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Thread: My Granite Vertical Mill Build

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    Default My Granite Vertical Mill Build

    Hi, I'm Matt. I'm new here.

    I want a VMC, but they're expensive. So, I decided to to see if I can build one, or something close. I have no practical use for a CNC machine but it seems like a fun challenge.

    This all started a year ago when I discovered "This Old Tony" on YouTube. Fast forward 6 months and I had found myself a Bridgeport and was learning to make parts, or as my girlfriend calls it, a very big mess in the garage.
    Then I discovered "NYCCNC" on YouTube and was hooked on the idea of owning a VMC.



    I started out learning Fusion 360 about 2 months ago. Then bought an Arduino, some accessories and stepper motors. I wanted to make sure I could learn the CAD/CAM and electronics before I really began building. Loaded up the gcode with UGS. That test was a success. I then started to draw out some gantry style machines based on some builds here and other research. I was happy with my rudimentary plans and wanted to move onto building. I started shopping for material to build the structure. I had planned on using aluminium extrusions but soon realized I was never going to have VMC rigidity with that method. Then I modified my design to use steel plates. I found some MiSumi linear rails that met my needs and incorporated them into my newer design.





    I wasn't thrilled with this design. It still lacked rigidity and would probably never be capable of cutting more than aluminum. Then I stumbled upon this contraption.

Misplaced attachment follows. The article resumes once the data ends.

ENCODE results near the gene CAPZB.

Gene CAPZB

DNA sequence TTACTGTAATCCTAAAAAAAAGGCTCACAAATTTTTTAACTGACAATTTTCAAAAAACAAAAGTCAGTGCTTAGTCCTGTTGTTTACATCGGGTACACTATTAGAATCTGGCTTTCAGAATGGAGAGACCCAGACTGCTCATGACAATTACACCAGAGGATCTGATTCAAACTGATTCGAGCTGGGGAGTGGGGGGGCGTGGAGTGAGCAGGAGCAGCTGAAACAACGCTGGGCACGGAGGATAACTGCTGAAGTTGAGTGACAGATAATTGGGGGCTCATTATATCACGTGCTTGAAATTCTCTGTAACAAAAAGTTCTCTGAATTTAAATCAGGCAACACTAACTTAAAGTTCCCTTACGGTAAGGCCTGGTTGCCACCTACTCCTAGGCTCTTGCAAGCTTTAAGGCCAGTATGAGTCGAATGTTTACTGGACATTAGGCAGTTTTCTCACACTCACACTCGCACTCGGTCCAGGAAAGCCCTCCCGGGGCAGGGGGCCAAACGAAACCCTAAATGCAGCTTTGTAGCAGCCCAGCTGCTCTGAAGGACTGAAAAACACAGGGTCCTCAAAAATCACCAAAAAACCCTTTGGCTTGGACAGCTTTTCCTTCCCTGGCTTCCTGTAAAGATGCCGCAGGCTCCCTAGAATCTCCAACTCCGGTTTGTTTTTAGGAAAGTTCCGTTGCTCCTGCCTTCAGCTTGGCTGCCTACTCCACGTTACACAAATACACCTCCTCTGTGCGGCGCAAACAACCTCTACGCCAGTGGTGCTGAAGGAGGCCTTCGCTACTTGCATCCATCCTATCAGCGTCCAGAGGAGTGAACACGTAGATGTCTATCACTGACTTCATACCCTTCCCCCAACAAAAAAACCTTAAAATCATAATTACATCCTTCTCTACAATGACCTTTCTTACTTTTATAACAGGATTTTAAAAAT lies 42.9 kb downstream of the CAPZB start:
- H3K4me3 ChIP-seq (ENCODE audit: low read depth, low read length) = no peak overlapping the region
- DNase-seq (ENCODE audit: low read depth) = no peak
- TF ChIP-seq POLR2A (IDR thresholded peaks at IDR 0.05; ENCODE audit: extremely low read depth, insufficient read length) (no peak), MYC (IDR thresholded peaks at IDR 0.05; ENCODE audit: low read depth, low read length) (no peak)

Parker M57-83 X-Y-Z Stepper Motor 3 Axis CNC Stepper Motor Ball Screw Stage | eBay

    It is a 1,100 lb granite and steel machine used for precision measuring from the 80's. It had a small X, Y and Z axis but more importantly, an incredibly rigid structure of granite on top of a nice steel stand. The table is 36"x35"x5" of solid rock.

    I picked it up for a fraction of the asking price and it was only 70 miles my house.

    The seller loaded it into my truck with a fork lift and I headed home, with no clue how I was going to get it out of the bed. 8 hours later and I had cobbled together a sketchy chain hoist mounted to the ceiling of my garage with strut and I was unloading it piece by piece, as I feared putting too much weight on my hoist and having it tear the TJI joists from my ceiling and who knows what else. It worked.



    I also picked up a fair amount of scrap aluminum and stainless steel from the seller, including some pretty cool machined parts to assist with the build.




    I expect to do some layout of materials tomorrow. I'm not sure if I am going to model this in Fusion or just go for it. I am open to ideas and suggestions of any type. I have a lot of work and will take any help I can get.


    ---

    So, I have come here to share this build with you all. I hope to learn from others who are more experienced than I am and share what I learn along the way. Stay tuned.

    -Matt

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    Attached Thumbnails Attached Thumbnails My Granite Vertical Mill Build-screen-shot-2017-08-19-10-48-a   My Granite Vertical Mill Build-img_0956-jpg   My Granite Vertical Mill Build-img_0464-jpg   My Granite Vertical Mill Build-img_0519-jpg  

    My Granite Vertical Mill Build-img_0520-jpg   My Granite Vertical Mill Build-img_0524-jpg   My Granite Vertical Mill Build-img_0536-jpg   My Granite Vertical Mill Build-img_0537-jpg